Our top tag is , with nearly 6000 questions and nearly 7000 answers, many of which are new users' first contributions to the site. Many of these new users need some guidance on how to answer a story-ID question well (include as many details as possible), and established users often need to leave comments along the lines of:

Please add a summary or some details about this story so that we can tell how closely it matches the one described in the question.

The purpose of this meta post is to give us a single page to link these users to, for guidance on how to write a good story-ID answer and what to think of and include. It acts as a sequel to this previous post on how to write a good story-ID question.

What advice would you offer on writing a good answer?


2 Answers 2


As one of the site's top answerers of questions (by volume), I tend to follow a very simple process when answering.

Movie ID

  • Indicate the name of the film
  • Indicate the year of the film (if needed)
  • Link the name of the film to IMDB (or another reliable source of information such as Rotten Tomatoes)
  • Include a brief synopsis of the film, preferably one that mentions the points raised by the OP.
  • Include a youtube link to the film's trailer (or the full film if one exists)
  • If the OP has mentioned a specific scene and you can find a link to that scene (either a pic or a vid), add that as well.

Story ID

  • Indicate the name of the story
  • Indicate the year of the story (if needed)
  • Indicate the author of the story
  • Link the story to an appropriate source. For short-stories, I tend to use ISFDB, for books I tend to use goodreads.
  • Add a synopsis of the story, preferably one that mentions the points raised by the OP (or the full story if one exists in a copyright free format).
  • Mention any plot elements that don't match the description given.
  • Include the book's cover.
  • 1
    I can't think of much to add here (although I did fix a typo). I sometimes also explain how I found an item, particularly if it required some esoteric searching. Also if some aspects of the question don't match, but do match to a similar work, I'll mention the other possible source in case the querent mixed them up.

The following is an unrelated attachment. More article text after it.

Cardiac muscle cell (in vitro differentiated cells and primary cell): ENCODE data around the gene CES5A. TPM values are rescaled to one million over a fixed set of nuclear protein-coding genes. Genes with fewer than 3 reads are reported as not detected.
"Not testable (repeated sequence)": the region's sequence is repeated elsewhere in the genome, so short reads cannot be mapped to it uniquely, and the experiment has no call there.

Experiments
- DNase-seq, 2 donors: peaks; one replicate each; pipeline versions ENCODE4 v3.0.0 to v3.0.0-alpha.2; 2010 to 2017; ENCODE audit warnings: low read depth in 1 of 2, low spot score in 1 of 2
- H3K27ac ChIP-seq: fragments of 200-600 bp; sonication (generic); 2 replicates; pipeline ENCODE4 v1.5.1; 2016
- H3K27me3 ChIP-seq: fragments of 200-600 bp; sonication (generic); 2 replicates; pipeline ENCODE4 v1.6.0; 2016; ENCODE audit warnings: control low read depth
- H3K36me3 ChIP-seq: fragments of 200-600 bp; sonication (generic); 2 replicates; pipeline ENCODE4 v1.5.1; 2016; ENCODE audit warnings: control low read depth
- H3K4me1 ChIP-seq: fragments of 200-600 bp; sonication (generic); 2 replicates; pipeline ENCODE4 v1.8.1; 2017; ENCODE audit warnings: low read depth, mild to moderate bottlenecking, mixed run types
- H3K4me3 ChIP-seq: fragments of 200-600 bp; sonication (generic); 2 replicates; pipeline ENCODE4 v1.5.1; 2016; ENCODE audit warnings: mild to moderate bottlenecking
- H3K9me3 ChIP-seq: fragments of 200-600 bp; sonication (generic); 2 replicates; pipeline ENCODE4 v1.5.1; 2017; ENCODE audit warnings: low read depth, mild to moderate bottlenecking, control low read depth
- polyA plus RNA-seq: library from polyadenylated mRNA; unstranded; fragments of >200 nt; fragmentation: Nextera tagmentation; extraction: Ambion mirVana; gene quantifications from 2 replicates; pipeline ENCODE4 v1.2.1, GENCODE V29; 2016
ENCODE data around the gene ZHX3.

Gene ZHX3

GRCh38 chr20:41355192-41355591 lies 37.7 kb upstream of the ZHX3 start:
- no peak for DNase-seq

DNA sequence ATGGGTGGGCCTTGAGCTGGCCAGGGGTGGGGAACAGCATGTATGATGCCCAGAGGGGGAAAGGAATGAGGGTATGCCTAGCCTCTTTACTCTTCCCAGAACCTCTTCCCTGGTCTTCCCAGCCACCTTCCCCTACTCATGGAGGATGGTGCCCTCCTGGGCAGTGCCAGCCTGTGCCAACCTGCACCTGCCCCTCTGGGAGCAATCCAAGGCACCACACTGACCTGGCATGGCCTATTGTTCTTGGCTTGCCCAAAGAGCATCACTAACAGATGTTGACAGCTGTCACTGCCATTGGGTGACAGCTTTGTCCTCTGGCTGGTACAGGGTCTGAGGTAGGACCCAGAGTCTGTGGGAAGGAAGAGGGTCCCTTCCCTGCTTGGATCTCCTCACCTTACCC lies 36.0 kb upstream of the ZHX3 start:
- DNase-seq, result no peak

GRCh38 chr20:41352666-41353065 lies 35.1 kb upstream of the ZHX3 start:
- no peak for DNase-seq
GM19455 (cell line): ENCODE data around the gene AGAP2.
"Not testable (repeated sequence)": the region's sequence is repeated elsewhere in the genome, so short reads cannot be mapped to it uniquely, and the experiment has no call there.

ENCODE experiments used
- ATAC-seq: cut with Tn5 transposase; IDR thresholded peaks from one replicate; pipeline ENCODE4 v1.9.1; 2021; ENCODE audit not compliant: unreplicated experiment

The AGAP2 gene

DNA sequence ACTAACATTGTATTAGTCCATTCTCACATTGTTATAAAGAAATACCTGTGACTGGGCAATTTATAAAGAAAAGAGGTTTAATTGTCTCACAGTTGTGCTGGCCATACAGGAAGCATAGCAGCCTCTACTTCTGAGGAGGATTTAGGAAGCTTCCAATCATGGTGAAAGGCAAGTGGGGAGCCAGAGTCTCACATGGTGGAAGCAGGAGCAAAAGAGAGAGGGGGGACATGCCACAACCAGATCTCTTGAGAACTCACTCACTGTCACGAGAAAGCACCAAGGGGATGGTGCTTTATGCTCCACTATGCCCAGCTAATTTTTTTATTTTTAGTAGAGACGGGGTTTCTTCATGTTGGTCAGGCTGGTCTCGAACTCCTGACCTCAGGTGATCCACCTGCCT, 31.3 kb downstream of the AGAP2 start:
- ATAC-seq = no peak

– FuzzyBoots
    Apr 13, 2016 at 16:47
  • 5
    Besides showing how the story matches the OP's description, it is important to note in detail every point in the description that fails to match because the OP has remembered incorrectly. We do this to make the Q & A more helpful to future users who are looking for the same story.
    – user14111
    Apr 14, 2016 at 5:58
  • @user14111 - Hmm. I tend not to always bother with that, but I'll accept it as something we'd hope to see in an exemplary answer.
    – Valorum
    Apr 14, 2016 at 6:37
  • @Richard can you make this a community wiki?
    – user32390
    Apr 15, 2016 at 6:11
  • 1
    @PeterPeter - I could, but since it's written from a personal perspective, I'd be loathe to do so without a solid justification. What changes do you feel it needs?
    – Valorum
    Apr 15, 2016 at 7:02
  • 3
    Adding quotes from the story to match key plot points that the OP has mentioned, For example see scifi.stackexchange.com/questions/122613/… or any other answers by user14111
    – user32390
    Apr 15, 2016 at 9:48
  • 1
    @PeterPeter - I'd have to disagree there. I find his answers to be massive overkill in a lot of cases. That one is an especially good example of that.
    – Valorum
    Apr 15, 2016 at 10:05
  • 3
    @Valorum these quotes are very helpful for users trying to find their story. For example, see the bounty reason on the last story-id question I answered: "Nice long answer, lots of details to show what matched, and link to the story I really wanted to find... I think it deserves a bounty."
    – user32390
    Jun 9, 2016 at 4:18
  • 1
    @peterpeter - Which is fine, but I don't see it as an example of best practice to write then like that.
    – Valorum
    Jun 9, 2016 at 6:15
  • I don't see any reason to include the book's cover, except in those instances where the cover is described in the question. How do yoiu decide which cover to show, when the book has appeared in several editions with different covers, and the question does not point to any particular edition?
    – user14111
    May 4, 2017 at 6:41
  • @user14111 - Because the imagery might help them to recall additional details about the story and thus confirm the rightness of the answer. If the book has had multiple covers, adding the one that's most likely to be the right one will likely assist them.